India made the Corporate Social Responsibility (CSR) provision mandatory through its Companies Act, 2013 and the CSR (Policy) Rules (the Act) from 1 April 2014. This has led to several businesses stepping forward, formulating their CSR policies and spending for social and environmental initiatives. Now in 2018, when we look back at the time since this landmark policy change was made, there is a strong belief amongst several types of stakeholders that there has been steady progress made.
When I look back at the time when the CSR provision was made effective in 2014, the feeling of uncertainty is still fresh in my mind. Just to understand and interpret the policy was a challenge then for all stakeholders including the donors as well as the implementing agencies. However, all this has improved significantly and effective progress has been made year on year.
The findings of several CSR reports that studied 2017 spends are very encouraging. General insights suggest that by the end of 2017, compliance to the regulatory aspects of the CSR provision had greatly improved. Overall CSR spends had seen steady improvements compared to the previous years and sectors of education and health had secured maximum funding. Many companies had even surpassed the 2 per cent spend mandate. Significantly large and innovative projects with strategic vision and intent had been designed. Even the spread and reach of CSR funds disbursement had been much more uniform. These are all indeed good signs and very much welcome.
Out of the several positive observations, there are two that really stand out in this regard. Firstly, the alignment of the CSR policy and its prescribed activities with several other ongoing initiatives of progress such as the Skill India Mission, Digital India Mission etc. In this too, the mapping and growing realisation of the overlaps as well as synergies between the prescribed activities and Sustainable Development Goals is remarkable. When we at the Development Alternatives (DA) Group design any CSR programme, we find it extremely useful and more sustainable if such alignments and mapping between the CSR policy and the other development related missions, schemes, goals etc. are done well in advance.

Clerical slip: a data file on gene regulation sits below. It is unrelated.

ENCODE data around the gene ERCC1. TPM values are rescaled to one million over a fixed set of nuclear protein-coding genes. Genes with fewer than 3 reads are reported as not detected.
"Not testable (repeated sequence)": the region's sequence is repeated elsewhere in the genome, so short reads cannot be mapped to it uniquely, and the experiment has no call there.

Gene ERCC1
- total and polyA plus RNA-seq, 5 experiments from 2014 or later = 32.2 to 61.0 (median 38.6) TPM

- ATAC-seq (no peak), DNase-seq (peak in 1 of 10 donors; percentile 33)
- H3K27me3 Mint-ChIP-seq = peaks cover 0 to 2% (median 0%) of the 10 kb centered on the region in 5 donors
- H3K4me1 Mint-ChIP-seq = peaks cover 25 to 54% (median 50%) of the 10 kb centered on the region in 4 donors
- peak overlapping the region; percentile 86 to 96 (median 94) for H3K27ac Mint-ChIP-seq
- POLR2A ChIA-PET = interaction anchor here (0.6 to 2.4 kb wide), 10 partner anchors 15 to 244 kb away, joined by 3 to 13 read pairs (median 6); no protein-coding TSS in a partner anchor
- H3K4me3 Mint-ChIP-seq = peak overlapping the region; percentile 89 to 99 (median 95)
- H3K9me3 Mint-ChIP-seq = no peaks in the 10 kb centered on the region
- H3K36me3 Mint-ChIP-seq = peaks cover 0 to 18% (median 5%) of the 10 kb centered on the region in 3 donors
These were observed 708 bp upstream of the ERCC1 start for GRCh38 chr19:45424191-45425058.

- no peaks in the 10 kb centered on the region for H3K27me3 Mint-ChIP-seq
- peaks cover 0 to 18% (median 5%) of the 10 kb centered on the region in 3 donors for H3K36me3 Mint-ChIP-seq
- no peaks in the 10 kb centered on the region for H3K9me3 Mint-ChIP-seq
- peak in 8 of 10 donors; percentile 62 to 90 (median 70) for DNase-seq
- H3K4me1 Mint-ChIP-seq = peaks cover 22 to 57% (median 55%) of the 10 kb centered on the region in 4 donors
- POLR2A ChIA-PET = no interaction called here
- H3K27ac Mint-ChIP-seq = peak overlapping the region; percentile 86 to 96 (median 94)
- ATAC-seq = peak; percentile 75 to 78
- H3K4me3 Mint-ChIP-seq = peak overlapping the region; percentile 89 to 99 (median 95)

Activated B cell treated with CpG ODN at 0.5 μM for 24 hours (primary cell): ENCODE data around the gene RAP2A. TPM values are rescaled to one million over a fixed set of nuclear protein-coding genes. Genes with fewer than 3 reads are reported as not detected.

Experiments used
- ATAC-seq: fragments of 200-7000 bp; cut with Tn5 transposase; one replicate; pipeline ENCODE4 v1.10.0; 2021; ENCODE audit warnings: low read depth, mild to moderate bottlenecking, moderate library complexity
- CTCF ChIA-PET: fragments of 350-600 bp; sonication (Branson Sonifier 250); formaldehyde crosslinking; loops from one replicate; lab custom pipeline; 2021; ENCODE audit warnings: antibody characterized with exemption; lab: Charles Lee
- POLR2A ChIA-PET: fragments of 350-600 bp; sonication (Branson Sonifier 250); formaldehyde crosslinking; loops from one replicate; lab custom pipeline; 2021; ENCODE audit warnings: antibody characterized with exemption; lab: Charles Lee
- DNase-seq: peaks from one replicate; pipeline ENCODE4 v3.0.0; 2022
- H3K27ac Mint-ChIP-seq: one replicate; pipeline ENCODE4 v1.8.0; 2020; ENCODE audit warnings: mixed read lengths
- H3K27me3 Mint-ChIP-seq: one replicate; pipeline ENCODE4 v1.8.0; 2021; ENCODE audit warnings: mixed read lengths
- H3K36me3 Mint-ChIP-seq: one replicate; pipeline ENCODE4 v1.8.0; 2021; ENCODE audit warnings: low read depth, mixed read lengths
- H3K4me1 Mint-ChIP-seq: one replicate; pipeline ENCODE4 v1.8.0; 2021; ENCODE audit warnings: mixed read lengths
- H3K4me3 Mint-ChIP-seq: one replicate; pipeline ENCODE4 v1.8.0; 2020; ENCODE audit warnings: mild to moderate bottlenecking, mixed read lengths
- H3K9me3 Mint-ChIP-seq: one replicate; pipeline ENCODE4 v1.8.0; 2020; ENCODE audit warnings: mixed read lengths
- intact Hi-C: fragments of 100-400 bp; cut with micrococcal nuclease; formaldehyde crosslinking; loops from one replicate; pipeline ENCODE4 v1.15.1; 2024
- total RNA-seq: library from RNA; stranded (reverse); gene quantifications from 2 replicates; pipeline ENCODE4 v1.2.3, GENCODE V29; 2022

The second interesting observation is the concept of pooling funds by donors for a particular region or a cause to create large impact outcomes. In this, some of the large partnerships have been forged not just amongst donors and companies, but also in many cases with government bodies and NGOs. Such a practice is much needed in India where scale and continuous momentum is required to create impact and development for a majority of our rural districts.
While progress has been steadily happening with the CSR policy now entering into a stable state, expectations continue to increase every quarter. Several companies can now easily aid and enable India’s achievement of its specific SDG targets by ensuring that their CSR mandates are synced to these. As per a leading CSR study report, currently only five SDGs have received 50+ percent of the traction amongst the CSR themes. We at the Development Alternatives Group are now working on making sure these and many such expectations are mapped so that potential for further continuous development could be unleashed. To do so, we look forward to like-minded companies, professionals and institutions to connect with us and further propel the development and growth agenda in India through the right use of CSR funds.
The views expressed in the article are those of the author’s and not necessarily those of Development Alternatives.